The researchers’ material has a number of potential applications. For example, a piece of clothing could be outfitted with solar cells that convert sunlight to warmth, heating up the garment on a cold day. Sensors embedded into athletic attire could track fitness or health metrics and relay them to a paired device. A pair of pants could charge the smartphone stowed in their pocket.

The fabric’s utility isn’t limited to clothes, either. In a university press release, Greiner suggested using the material as the seat covering on a plane or in a car. In that instance, passengers could charge their devices without leaving their seat. Anything that incorporates fabric could get a “smart” bump.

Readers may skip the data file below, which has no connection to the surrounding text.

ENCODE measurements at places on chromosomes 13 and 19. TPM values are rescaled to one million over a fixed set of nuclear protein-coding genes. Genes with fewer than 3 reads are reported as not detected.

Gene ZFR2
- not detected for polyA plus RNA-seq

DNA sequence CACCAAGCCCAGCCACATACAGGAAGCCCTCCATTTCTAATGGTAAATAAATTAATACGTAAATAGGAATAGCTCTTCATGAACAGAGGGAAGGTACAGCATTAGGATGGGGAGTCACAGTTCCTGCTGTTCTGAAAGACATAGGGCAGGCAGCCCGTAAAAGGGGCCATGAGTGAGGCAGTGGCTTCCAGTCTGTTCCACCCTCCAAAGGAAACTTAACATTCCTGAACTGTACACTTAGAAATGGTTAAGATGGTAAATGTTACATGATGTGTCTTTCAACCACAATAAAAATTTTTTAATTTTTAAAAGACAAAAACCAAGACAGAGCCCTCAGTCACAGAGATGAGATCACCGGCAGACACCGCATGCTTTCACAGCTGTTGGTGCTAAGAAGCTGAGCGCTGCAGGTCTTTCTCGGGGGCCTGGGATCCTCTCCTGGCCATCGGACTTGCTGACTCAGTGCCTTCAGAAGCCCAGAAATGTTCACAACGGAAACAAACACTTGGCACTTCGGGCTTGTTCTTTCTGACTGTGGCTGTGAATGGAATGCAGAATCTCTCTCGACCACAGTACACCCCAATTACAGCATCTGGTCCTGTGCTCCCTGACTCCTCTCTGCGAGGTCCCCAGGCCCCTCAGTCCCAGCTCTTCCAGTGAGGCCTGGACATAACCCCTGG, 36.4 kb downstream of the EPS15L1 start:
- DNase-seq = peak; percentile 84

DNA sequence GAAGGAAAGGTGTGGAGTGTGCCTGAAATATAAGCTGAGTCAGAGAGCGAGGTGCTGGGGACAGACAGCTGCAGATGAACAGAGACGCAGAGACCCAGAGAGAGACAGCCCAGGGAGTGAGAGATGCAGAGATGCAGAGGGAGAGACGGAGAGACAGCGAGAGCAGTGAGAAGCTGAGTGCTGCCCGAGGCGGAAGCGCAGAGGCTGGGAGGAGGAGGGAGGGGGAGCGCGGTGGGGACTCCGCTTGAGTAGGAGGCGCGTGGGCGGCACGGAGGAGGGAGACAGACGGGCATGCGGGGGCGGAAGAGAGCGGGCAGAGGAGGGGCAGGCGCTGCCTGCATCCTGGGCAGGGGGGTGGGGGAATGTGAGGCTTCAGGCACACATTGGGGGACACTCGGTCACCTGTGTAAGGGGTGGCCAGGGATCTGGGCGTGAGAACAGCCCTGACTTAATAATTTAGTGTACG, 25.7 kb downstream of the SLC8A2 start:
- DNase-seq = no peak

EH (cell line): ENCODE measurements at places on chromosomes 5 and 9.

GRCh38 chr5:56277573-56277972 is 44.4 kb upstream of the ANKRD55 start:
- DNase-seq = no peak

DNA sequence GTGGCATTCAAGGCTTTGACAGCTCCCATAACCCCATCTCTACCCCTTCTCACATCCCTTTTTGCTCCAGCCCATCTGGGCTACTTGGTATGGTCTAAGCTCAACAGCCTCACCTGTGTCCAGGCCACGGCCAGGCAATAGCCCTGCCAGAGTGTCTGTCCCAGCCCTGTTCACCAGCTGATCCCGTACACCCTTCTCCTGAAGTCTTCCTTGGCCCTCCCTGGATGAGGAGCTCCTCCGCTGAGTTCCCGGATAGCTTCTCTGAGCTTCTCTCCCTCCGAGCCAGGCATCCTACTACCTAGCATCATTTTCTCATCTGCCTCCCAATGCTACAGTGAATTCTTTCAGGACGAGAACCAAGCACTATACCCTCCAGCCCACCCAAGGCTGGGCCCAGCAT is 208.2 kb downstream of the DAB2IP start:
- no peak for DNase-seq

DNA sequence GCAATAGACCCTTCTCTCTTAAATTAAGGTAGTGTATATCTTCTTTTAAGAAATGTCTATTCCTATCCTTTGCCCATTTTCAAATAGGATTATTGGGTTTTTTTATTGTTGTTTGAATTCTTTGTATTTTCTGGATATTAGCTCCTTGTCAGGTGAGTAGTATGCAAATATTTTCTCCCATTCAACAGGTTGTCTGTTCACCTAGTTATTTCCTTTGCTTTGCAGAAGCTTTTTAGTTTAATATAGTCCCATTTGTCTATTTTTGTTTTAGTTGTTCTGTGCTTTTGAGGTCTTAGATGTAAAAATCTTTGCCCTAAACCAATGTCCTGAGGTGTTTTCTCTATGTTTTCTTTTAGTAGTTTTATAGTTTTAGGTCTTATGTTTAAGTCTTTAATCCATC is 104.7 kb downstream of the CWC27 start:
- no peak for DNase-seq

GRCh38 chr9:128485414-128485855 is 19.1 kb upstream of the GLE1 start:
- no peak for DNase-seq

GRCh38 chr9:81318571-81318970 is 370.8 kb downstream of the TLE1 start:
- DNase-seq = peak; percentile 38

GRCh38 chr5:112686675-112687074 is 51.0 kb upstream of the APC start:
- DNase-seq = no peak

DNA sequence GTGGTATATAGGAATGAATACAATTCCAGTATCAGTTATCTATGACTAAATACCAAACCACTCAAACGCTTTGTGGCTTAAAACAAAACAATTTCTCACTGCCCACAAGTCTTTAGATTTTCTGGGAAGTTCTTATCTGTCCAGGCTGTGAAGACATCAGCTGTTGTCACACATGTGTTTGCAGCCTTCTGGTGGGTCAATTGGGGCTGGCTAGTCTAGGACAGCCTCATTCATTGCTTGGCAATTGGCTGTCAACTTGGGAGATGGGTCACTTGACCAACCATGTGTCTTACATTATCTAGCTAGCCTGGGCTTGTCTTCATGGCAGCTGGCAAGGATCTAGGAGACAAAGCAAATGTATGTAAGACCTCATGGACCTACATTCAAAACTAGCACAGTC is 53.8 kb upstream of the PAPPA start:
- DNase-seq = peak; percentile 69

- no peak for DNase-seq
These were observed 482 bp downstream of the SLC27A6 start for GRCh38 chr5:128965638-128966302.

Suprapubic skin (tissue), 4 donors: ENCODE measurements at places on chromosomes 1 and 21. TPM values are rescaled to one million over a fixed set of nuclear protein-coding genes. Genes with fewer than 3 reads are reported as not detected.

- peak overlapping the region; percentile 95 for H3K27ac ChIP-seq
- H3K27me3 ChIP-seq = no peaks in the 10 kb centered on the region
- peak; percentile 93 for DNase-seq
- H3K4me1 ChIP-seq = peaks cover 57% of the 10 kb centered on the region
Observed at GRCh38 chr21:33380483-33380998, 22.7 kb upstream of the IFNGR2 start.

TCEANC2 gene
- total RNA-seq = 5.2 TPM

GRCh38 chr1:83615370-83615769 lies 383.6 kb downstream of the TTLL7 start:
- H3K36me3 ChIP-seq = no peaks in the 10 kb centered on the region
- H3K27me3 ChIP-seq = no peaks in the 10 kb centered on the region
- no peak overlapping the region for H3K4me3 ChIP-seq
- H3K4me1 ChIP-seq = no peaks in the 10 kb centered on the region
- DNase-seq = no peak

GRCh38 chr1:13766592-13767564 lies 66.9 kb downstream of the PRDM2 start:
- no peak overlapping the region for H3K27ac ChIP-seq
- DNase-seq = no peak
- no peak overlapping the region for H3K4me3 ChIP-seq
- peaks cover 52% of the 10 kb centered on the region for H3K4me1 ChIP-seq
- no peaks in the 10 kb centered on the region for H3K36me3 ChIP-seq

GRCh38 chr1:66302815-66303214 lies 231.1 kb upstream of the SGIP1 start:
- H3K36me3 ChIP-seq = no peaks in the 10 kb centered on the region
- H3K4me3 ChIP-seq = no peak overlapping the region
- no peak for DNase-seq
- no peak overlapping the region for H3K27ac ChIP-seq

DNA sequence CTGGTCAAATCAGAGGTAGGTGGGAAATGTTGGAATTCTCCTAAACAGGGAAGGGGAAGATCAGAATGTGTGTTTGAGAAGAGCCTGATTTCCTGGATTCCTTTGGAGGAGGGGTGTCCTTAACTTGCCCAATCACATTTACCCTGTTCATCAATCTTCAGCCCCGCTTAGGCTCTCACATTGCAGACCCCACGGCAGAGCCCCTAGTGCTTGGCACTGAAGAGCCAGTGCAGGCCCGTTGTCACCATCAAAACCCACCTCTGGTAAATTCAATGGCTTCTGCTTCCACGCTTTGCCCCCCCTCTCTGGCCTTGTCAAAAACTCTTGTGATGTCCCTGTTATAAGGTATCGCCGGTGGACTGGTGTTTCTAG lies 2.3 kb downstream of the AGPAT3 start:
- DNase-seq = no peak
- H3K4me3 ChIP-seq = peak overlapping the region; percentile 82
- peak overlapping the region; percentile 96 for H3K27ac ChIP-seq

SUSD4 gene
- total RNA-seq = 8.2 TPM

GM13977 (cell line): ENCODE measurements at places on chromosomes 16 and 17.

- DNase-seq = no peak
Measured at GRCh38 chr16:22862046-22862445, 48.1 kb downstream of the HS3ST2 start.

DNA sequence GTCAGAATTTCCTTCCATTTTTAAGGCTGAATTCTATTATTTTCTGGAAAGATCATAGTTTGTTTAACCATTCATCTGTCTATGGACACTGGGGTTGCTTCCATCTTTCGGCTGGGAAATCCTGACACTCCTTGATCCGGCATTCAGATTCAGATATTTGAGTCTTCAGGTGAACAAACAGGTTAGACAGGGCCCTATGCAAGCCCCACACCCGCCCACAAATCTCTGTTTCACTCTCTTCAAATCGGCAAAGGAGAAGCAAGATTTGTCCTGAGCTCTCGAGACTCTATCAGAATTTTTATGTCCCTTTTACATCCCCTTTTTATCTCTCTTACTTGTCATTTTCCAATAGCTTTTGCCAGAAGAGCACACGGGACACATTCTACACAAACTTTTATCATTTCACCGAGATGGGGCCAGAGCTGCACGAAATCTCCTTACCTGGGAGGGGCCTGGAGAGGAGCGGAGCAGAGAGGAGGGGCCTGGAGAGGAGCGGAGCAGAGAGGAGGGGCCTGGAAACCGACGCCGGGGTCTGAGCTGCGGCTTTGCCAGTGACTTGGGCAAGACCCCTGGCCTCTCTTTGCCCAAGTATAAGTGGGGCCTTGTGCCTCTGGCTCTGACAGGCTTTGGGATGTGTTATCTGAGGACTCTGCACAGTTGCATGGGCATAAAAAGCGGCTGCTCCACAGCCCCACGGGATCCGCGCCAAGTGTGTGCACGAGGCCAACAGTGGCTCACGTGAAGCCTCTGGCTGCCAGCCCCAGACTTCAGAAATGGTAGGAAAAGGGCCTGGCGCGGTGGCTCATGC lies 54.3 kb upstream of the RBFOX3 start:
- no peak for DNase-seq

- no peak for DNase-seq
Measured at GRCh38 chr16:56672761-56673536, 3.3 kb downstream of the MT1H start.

The post You Might Actually Want to Wear Something Made From This Smart Fabric appeared first on Futurism.

Futurism

Facebook should actually be Tinder too

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 There’s beauty in the double-blind opt-in. That’s the way you match with someone on Tinder. You like them, they like you, you both find out and get connected. But to date, the feature’s largely been trapped in dating apps that match you with randos or that not everyone wants to be on. That means this anti-loneliness technology is leaving some people out. Facebook, meanwhile,… Read More
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Overtime gets $9.5M to build a new style of sports network that young people will actually watch